Lab Manager/Research Assistant for Human Auditory Neuroscience Laboratory
Lab manager position available at Duke University
I am looking for a highly motivated recent graduate (BS, BA) to help kick-start my new lab (http://people.duke.edu/~jto10) at the Duke Institute for Brain Sciences (DIBS). Work in the lab investigates how sound is processed in the human brain, using stimuli ranging from simple sinusoids to complex speech signals and tracking the underlying neural processes using a combination of behavioral (psychoacoustics) and neuroimaging methods (fMRI, EEG).
An ideal candidate will have received an undergraduate degree in psychology, neuroscience, biomedical engineering, or a related field, by summer 2014, and will have some familiarity with fMRI, EEG, and/or other experimental techniques. An interest in how the brain processes sound is a strong plus, as is excellent knowledge of at least one programming language (preferably Matlab). We are looking for a lab manager who is conscientious and dependable as well as highly self-motivated and pro-active.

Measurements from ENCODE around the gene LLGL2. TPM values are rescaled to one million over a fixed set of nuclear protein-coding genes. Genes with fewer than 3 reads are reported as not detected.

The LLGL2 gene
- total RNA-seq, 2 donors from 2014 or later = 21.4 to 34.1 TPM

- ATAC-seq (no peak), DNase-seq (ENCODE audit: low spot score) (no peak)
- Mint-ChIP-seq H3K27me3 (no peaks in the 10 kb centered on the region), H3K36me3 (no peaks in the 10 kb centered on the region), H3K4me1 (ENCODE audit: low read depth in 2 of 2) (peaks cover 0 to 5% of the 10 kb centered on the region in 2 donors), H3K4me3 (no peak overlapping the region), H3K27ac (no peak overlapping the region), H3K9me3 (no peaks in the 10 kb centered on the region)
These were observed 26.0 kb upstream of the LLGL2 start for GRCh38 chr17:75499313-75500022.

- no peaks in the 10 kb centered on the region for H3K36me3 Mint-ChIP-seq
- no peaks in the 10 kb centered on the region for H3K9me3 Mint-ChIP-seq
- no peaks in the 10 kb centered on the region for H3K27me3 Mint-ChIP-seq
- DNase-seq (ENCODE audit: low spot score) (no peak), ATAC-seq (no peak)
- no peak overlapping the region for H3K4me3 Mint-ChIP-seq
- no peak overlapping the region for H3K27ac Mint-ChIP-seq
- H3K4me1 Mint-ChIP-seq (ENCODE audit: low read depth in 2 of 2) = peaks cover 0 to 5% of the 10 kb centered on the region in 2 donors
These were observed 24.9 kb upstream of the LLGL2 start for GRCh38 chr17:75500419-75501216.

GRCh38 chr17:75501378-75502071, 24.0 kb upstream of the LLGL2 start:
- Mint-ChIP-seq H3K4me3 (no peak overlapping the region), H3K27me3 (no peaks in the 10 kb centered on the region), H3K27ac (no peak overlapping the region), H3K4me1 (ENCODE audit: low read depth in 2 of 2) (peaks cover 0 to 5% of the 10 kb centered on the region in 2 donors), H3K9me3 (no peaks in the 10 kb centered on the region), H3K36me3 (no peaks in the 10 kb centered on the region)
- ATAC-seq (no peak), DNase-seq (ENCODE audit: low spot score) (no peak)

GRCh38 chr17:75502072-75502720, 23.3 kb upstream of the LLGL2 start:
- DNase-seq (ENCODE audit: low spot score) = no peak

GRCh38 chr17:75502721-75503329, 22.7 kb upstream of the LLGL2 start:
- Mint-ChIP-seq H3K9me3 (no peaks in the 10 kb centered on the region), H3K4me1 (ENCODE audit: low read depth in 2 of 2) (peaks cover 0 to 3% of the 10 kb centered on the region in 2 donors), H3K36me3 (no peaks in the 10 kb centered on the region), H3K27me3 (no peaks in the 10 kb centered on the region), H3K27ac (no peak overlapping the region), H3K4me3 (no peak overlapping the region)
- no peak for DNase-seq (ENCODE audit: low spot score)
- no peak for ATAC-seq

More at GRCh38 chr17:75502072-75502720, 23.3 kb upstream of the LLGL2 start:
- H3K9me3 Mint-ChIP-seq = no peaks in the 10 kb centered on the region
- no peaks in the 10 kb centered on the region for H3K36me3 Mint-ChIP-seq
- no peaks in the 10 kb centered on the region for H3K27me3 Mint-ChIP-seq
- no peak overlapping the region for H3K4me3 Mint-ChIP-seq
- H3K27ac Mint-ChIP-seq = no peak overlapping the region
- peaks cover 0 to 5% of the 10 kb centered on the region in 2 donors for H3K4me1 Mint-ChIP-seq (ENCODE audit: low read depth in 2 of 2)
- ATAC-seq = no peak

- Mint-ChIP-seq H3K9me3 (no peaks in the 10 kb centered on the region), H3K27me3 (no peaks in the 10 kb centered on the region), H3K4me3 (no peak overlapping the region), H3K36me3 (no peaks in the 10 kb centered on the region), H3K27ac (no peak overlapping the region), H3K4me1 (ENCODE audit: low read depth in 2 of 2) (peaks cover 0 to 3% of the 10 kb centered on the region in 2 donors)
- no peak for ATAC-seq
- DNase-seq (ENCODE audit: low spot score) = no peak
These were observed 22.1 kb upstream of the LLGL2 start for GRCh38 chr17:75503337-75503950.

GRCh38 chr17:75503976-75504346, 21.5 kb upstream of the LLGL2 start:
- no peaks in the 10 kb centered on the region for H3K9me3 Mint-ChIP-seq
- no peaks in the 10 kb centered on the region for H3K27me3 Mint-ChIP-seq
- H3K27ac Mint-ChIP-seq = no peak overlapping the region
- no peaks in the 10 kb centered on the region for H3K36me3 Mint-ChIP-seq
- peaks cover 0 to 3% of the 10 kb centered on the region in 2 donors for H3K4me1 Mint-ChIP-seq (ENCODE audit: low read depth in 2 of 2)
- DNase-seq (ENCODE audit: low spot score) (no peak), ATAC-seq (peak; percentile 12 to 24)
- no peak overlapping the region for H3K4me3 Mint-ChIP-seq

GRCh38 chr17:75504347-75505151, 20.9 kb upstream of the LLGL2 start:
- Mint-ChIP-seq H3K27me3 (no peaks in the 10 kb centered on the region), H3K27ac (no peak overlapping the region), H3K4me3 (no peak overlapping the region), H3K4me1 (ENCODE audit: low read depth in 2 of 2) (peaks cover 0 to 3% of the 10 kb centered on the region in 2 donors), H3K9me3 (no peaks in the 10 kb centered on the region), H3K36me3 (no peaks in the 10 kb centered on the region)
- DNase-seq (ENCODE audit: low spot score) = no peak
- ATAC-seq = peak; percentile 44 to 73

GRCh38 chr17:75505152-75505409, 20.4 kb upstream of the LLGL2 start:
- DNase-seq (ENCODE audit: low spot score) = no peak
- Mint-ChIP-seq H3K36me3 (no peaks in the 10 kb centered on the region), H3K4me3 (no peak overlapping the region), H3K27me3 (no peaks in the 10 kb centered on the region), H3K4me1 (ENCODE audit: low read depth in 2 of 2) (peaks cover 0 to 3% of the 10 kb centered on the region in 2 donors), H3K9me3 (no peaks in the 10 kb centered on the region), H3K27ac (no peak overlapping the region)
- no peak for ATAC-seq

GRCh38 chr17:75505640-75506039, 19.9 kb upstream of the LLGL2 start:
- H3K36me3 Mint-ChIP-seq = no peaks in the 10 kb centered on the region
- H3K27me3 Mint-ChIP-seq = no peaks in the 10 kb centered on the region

The main duties of the lab manager position will focus on (1) initially getting the new lab up and running (e.g. ordering of equipment), (2) organizational tasks (e.g. logistics, IRB, subject recruitment, teaching materials), and (3) scientific tasks (e.g. design, implementation, analysis and write-up of experiments). The balance of these tasks will shift gradually towards (3), and the lab manager will have the chance to learn many skills that will be relevant to pursuing a career in science or medicine.
The position is available for an initial one-year period starting this Fall 2014, with the potential for renewal. Salary will be $31,000 p.a. plus benefits.
To initiate an application for the position, please email the PI Tobias Overath ([email protected]). Applications sent before the end of April will be given full consideration, later applications will also be considered if the position is not filled. With your email to Dr. Overath, include the following documents: (1) a brief statement about yourself and why you are interested in the position, (2) a resume that includes brief descriptions of past research experiences, programming knowledge, relevant courses and grades, and (3) the names and email addresses of 2 references who could be contacted (at least one reference should be able to speak to your research background).
Tobias Overath, Ph.D.
Duke Institute for Brain Sciences